They’re after your money. Or your connections. Or your secrets. Or your smarts. Or in Edna’s case, your brain itself.

Here’s the thing. I’m grateful for all of the coffee and lunch friends I’ve made since I started wearing a nametag seven years ago. Business. Personal. Whatever. I love these people! Especially the ones who became close friends and colleagues. You can’t put a price on that stuff.

But some people have a lot of nerve.

And I’m tired of being taken advantage of.

Everyone has to draw the line somewhere. It IS possible to be TOO approachable!

Now if you’ll excuse me, I have to head over to McDonald’s. I just got a call from some strange guy named Gus. I don’t know much about him other than he was just released from prison on a murder charge. Said he was a big fan of my work. And he asked me to bring a copy of my book, a change of clothes and an ice pick.

Sounds like a nice guy.

Have you ever regretted meeting someone for lunch or coffee?

Create your own “Opportunity Filter” by asking the following four questions to strange people who want to get together: 1) What is your full name? (So you can Google them), 2) Who do you work for and what is your job title? 3) What (specifically) would you like to discuss during our meeting? and 4) What positive motivation do you have behind this meeting?

* * * *
Scott Ginsberg
Author/Speaker/That Guy with the Nametag

add to * digg it! * email this post

4 Communication Confidence Builders

Confident communication comes from winning small victories first. Here are 4 techniques to help you gain the edge…

1. Avoid starting your responses or conversations with hedging phrases and immediate personal discounters. These fillers give off the impression the you’re hiding behind your words and refusing to commit. They also have the power to negate whatever you say next. Examples include:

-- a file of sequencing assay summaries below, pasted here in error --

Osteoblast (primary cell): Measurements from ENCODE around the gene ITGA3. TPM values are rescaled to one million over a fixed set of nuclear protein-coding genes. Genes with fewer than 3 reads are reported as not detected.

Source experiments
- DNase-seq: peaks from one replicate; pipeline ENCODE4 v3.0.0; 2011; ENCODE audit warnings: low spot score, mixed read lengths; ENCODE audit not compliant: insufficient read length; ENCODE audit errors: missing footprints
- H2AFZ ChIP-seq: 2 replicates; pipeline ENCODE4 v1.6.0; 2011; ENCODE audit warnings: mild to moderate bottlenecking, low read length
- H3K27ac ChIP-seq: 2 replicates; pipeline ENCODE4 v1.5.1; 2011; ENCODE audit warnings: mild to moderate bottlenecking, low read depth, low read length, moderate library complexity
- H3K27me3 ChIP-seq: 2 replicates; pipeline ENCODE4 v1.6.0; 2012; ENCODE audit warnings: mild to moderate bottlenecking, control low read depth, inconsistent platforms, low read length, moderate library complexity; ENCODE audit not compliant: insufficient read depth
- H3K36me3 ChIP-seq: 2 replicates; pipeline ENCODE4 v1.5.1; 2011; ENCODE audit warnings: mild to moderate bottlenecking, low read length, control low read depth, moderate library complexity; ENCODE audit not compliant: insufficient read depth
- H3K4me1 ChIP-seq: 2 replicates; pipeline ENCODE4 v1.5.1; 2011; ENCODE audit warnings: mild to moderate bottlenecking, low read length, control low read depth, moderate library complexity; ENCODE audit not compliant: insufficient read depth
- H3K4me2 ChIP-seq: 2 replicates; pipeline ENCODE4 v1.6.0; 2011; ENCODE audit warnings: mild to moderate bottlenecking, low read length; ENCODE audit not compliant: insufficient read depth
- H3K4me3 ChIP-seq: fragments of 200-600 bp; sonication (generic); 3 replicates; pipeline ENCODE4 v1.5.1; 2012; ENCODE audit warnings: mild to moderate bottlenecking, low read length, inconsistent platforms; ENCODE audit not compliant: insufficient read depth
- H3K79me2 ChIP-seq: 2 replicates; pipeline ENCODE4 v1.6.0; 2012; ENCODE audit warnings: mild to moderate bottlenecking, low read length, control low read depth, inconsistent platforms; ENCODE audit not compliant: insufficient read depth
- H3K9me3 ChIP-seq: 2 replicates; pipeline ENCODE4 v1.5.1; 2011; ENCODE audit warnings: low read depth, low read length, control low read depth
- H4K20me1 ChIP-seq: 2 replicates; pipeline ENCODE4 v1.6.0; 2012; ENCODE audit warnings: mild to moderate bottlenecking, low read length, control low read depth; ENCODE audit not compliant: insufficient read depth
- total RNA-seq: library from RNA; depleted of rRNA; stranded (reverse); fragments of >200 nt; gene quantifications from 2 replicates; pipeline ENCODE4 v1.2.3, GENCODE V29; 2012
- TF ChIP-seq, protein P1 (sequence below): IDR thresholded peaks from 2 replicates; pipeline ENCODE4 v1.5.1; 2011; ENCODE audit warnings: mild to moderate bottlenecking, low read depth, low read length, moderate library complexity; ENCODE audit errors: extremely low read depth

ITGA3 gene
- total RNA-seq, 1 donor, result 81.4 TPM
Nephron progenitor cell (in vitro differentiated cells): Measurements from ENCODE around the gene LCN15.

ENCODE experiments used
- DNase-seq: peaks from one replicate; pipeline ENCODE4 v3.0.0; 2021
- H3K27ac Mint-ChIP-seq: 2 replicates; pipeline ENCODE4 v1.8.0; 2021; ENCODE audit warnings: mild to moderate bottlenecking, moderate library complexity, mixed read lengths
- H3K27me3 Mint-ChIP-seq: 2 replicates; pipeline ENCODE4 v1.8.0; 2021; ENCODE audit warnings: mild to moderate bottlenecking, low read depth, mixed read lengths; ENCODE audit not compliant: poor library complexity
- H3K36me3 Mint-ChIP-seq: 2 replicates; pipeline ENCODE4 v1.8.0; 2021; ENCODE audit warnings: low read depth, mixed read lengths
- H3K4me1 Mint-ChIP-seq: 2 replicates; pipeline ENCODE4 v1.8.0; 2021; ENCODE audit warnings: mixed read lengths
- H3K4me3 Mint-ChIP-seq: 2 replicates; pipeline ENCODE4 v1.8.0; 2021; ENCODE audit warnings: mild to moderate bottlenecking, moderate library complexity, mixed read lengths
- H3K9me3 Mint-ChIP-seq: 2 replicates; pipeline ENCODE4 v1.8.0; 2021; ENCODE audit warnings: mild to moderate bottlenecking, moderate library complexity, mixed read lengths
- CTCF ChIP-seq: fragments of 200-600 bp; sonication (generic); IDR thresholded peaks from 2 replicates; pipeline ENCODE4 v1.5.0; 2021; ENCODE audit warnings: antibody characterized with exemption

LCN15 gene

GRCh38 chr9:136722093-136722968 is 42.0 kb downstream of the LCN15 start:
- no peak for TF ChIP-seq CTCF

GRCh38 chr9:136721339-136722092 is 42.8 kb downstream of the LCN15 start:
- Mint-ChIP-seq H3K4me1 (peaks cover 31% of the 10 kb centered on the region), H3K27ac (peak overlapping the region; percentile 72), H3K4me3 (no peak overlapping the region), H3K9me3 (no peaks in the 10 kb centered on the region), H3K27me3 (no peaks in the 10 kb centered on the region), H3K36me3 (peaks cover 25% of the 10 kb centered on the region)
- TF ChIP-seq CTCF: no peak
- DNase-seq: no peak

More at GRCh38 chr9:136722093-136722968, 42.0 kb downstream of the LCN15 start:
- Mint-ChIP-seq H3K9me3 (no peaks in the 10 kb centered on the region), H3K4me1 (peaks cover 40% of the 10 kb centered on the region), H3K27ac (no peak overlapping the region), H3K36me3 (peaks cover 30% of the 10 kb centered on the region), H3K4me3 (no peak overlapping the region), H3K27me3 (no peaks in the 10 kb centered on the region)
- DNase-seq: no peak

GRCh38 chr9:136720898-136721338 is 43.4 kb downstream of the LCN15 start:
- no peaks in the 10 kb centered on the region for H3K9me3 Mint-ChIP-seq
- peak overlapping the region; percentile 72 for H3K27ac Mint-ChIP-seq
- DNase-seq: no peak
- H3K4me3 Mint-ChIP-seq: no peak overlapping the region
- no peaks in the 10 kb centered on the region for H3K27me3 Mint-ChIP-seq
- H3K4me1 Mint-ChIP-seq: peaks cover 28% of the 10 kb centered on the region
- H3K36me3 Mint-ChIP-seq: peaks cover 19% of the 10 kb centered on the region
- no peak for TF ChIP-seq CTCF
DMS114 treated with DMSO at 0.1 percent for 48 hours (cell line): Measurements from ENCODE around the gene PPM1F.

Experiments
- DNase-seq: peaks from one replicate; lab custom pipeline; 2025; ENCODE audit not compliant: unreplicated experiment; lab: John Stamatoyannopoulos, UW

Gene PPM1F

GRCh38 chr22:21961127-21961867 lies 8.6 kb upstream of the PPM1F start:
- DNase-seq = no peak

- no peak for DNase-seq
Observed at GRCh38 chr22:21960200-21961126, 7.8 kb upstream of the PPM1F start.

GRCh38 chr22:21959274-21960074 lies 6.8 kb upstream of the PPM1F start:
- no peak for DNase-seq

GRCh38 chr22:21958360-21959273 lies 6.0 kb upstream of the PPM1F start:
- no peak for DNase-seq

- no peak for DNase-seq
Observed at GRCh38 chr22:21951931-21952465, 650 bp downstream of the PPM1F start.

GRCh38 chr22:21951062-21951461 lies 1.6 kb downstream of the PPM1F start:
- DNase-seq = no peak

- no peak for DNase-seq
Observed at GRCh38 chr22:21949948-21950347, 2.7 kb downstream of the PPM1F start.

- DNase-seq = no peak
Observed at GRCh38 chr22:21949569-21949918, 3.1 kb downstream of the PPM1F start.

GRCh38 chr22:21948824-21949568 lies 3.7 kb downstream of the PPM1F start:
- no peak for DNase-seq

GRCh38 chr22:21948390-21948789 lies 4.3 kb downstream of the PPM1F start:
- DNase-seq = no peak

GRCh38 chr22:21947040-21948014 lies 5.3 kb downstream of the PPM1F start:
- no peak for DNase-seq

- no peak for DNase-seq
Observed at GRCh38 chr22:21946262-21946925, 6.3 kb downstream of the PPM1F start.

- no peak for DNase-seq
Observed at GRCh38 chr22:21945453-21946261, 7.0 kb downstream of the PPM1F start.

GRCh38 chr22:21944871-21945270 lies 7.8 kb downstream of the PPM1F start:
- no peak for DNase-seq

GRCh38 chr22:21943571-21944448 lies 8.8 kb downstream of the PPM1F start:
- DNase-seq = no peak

“I was just going to say…”
“I’m not sure if I’m right, but…”
“I don’t know if…”
“This is probably a stupid question…”

State your point confidently. No need to add extra words.

2. Take yourself on a date ALONE. Go to a fun place. Act like a real date. This will build your confidence and boost feelings of independence. (I do this at least once a month – it’s the best!)

3. Use self-disclosure openings as conversation starters. They ease communication apprehension, offer insight into you and appeal to the inherent helpful nature of other people. Examples include:

“Hi, I don’t know anybody here!”
“This is my first time here.”
“I’ve never been to Dallas before.”

4. Avoid the word “interested.” It doesn’t have the confidence and persuasion of “willing.” It also uses more active language because it removes an “-ing” suffix from the sentence. For example, which of the following questions sound more confident?

“Dave, would you be interested in giving me your email?”
“Dave, would you be willing to give me your email?”

What’s your best confidence builder?

Make the list grow! Post your confidence builders here.

* * * *
Scott Ginsberg
Author/Speaker/That Guy with the Nametag

add to * digg it! * email this post

The World is a Mirror, Part 18

I is for IDEAS
J is for JOY
M is for MUNDANE
Q is for QUICK

This week I gave a talk to a group of business owners at the annual meeting of the National Potato Council. They were an awesome group!

As usual, towards the end I revealed several of the downsides to wearing a nametag.

This list included, but wasn’t limited to:

*Complete strangers making fun of me
*People starting fights with me
*Hate mail, prank phone calls and rude IM’s
*Anonymous online death threats

The list continues to grow. It makes very little sense. And I’ve been trying to figure it out for years.

Who DOES this kind of stuff to someone whose intentions are clearly positive?

I’ll tell you who: someone who has issues of his own.

Anger. Aggression. Resentment. Fear. Ignorance. Insecurity. Jealousy. Weakness. Whatever you want to call it. These people are just plain rude! (90% of these people are men. Interesting.)

LESSON LEARNED: if someone acts rudely to you, it speaks more about him than it does about you.

A few other gems I’ve learned along the way are…

“Rudeness is the weak man’s imitation of strength.” (Eric Hoffer)

“Fear is the parent of cruelty.” (James Anthony Froude)

“Envy and resentment may be motives for bullying.” (Wikipedia)

“Aggression is directed to and often originates from outside stimuli, but has a very distinct internal character.” (Wikipedia)